The Qu'Appelle Valley runs from west to east across southern Saskatchewan. Its westernmost origins now lie flooded under the Qu'Appelle arm of Lake Diefenbaker. The valley ends a few kilometres across the Saskatchewan-Manitoba boundary at St. Lazare, where the Qu'Appelle River joins the Assiniboine. Ultimately, the river's waters flow to Hudson Bay via Winnipeg, the Red River, Lake Winnipeg, and the Nelson River.
About 14,000 years ago the last continental ice sheet to sweep across Saskatchewan was in northward retreat as the climate warmed. When the ice sheet stalled at the site of the future Qu'Appelle Valley, vast quantities of meltwater flowed west to east across the ice sheet face, cutting deep into sediments laid down by previous glaciations and creating a valley some 180 metres deep and roughly 2 km across.
After the ice sheet retreated further north, the valley emptied of water, leaving a small remnant river that winds down the valley. Underground springs feed valley lakes. North and south of the valley coulees snake into the landscape. Most of the time these coulees are dry; but in spring, after the snowmelt, they funnel water and sediment from the surrounding plains down to the river. Over millennia this sediment has partially infilled the valley.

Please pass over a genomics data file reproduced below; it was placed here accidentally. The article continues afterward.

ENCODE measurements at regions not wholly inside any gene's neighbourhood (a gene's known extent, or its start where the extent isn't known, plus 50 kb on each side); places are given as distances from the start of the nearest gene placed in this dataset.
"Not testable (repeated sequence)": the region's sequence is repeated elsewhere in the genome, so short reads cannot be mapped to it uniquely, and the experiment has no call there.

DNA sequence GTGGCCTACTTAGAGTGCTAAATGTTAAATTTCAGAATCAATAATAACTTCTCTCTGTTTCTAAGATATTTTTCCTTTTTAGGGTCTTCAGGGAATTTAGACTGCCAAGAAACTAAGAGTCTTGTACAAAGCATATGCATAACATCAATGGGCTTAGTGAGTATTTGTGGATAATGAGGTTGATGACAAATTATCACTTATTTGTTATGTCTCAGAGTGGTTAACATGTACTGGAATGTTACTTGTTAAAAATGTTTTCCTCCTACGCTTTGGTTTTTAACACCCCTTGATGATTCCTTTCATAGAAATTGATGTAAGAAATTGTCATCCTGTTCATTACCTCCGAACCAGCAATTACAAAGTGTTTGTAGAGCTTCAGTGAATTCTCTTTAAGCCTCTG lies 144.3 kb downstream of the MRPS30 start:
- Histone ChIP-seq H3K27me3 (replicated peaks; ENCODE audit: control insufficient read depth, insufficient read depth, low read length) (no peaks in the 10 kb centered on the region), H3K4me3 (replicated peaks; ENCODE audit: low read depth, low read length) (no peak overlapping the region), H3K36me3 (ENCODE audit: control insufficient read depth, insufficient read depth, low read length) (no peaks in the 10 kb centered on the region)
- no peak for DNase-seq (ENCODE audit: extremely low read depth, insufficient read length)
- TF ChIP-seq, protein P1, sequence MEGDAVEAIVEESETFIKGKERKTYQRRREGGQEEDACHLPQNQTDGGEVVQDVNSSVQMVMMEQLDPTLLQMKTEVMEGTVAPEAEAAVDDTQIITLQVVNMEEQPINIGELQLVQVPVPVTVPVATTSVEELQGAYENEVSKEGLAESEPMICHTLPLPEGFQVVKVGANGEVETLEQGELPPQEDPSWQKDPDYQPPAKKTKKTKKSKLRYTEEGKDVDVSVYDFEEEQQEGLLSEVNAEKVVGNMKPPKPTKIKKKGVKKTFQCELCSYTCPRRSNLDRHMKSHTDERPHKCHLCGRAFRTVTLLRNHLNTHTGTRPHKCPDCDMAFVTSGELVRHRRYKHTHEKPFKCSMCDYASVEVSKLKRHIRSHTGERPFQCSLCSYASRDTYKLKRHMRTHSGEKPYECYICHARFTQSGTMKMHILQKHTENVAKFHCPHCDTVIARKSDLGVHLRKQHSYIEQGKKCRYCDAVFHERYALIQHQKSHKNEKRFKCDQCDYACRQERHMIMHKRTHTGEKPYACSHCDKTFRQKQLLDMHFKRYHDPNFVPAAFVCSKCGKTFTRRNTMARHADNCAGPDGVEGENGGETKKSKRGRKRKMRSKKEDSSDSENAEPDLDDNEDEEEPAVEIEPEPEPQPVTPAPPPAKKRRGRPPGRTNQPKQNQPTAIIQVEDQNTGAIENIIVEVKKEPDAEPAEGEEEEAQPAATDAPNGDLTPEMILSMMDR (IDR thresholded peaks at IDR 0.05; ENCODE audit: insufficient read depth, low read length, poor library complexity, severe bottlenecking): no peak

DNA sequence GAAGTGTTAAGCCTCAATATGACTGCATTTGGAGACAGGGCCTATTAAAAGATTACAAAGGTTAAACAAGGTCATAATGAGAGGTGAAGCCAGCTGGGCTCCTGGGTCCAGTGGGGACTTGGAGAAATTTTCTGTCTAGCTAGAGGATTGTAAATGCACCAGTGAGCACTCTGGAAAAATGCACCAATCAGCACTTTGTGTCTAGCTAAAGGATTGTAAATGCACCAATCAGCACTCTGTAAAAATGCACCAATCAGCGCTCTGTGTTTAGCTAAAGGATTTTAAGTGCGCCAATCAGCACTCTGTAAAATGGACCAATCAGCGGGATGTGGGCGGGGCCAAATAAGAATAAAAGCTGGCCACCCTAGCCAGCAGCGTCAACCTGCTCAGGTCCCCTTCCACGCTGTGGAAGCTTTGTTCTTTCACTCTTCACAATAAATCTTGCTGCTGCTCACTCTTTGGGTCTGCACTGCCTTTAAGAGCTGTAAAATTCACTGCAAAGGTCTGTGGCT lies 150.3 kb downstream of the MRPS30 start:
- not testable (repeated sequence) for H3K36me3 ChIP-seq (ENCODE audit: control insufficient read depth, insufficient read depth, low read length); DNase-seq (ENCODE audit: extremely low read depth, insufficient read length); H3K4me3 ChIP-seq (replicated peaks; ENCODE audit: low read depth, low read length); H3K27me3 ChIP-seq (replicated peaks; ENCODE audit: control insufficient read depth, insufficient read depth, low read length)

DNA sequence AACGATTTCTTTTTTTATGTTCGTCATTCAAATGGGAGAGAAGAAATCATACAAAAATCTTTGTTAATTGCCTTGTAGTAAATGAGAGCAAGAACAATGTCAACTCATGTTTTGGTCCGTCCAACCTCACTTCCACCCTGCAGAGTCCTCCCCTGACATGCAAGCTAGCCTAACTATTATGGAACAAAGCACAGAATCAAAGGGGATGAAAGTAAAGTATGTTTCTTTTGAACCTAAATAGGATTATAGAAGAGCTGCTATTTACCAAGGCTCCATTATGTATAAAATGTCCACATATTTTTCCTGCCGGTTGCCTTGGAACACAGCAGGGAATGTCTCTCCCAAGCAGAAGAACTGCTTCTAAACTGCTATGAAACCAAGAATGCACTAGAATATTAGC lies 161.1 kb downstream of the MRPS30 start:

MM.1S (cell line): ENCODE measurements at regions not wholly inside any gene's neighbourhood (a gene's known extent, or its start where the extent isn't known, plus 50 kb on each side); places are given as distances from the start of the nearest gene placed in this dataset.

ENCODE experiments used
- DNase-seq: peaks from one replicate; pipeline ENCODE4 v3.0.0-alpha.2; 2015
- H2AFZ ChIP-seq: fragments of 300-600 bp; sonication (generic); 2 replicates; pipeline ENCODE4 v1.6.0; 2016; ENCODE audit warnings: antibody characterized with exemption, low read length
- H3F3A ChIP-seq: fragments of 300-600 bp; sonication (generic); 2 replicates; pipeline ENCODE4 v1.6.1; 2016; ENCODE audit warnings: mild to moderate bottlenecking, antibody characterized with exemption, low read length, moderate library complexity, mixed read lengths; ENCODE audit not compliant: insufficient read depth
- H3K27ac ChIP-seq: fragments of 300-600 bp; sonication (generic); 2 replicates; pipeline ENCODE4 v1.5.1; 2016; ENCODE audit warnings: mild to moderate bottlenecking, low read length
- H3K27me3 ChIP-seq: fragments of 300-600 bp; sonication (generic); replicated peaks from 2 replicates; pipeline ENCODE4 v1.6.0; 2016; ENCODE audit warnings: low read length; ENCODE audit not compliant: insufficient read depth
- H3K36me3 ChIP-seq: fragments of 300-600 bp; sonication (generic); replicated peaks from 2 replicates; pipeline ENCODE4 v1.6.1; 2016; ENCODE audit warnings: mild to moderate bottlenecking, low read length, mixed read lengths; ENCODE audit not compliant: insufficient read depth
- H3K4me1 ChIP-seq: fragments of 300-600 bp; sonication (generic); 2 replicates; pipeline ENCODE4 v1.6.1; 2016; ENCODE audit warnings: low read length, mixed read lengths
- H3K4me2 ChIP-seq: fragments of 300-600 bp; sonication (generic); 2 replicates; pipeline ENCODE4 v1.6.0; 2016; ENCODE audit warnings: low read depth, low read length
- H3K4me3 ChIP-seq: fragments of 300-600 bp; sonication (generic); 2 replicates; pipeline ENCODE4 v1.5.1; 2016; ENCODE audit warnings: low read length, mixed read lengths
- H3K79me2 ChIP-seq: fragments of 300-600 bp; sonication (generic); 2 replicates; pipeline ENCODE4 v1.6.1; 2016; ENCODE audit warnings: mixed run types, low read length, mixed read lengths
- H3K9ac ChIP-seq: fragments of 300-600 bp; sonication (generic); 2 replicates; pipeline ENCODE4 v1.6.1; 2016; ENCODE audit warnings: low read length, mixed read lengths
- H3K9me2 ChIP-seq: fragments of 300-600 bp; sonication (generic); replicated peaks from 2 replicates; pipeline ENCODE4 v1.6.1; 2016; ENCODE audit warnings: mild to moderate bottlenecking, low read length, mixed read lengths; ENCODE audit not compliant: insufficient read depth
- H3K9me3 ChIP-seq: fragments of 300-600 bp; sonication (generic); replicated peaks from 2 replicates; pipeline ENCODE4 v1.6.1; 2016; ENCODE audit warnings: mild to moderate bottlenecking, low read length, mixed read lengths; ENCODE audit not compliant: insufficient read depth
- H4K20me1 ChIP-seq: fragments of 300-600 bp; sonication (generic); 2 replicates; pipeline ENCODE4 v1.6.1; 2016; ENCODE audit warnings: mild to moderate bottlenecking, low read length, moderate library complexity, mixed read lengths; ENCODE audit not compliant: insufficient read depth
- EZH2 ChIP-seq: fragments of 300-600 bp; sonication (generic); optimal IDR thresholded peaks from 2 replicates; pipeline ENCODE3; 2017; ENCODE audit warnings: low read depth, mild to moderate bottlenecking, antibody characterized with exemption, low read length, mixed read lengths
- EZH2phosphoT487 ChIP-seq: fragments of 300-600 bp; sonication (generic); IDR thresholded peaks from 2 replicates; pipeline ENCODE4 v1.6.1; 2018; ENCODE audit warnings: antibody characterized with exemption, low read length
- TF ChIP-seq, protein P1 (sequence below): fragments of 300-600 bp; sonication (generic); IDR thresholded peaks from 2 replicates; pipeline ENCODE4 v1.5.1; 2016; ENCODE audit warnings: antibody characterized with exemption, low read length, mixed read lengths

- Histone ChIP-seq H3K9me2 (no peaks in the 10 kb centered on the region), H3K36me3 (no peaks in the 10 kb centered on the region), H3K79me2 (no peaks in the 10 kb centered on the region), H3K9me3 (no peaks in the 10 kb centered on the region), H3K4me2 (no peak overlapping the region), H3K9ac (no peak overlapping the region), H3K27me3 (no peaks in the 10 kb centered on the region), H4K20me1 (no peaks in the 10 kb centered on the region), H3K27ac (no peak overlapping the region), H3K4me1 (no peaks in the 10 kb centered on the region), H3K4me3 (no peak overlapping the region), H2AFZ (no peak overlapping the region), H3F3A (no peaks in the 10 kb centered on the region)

Moisture levels are the key determinant of valley vegetation. In coulees or hollows, or where valley slopes face north, moisture levels are higher, and trees and thick bush can be found. On the driest, south-facing slopes, there are cacti amongst the shortgrass. Bur oak trees grow on the easternmost valley slopes, the only native occurrence of oaks in Saskatchewan. Isolated patches of native prairie grass, protected from the plough by slope or bush, can still be found along valley's edge, a reminder of the original native grasslands that once stretched across the plains.
First Nations peoples have resided in the valley for millennia. Originally, they benefited from the abundant fish in the lakes and river. Deer and other game were plentiful in the valley coulees, and trees provided both shelter from the wind and fuel for fire. In the fur-trade days pemmican was shipped down valley on a Hudson's Bay Company cart trail to supply the paddlers of the fur trade in more forested regions. Today the valley is home to First Nations, small towns, farmers and ranchers, and cottagers clustered around the valley lakes.